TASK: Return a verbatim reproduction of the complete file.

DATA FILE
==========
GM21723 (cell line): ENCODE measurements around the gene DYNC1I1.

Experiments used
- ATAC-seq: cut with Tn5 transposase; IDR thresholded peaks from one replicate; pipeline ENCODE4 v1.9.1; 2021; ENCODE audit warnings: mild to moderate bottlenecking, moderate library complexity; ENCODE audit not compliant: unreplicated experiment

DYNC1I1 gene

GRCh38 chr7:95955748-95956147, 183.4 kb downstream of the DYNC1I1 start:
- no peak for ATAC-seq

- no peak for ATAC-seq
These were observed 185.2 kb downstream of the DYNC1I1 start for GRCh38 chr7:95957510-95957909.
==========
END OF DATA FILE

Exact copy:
GM21723 (cell line): ENCODE measurements around the gene DYNC1I1.

Experiments used
- ATAC-seq: cut with Tn5 transposase; IDR thresholded peaks from one replicate; pipeline ENCODE4 v1.9.1; 2021; ENCODE audit warnings: mild to moderate bottlenecking, moderate library complexity; ENCODE audit not compliant: unreplicated experiment

DYNC1I1 gene

GRCh38 chr7:95955748-95956147, 183.4 kb downstream of the DYNC1I1 start:
- no peak for ATAC-seq

- no peak for ATAC-seq
These were observed 185.2 kb downstream of the DYNC1I1 start for GRCh38 chr7:95957510-95957909.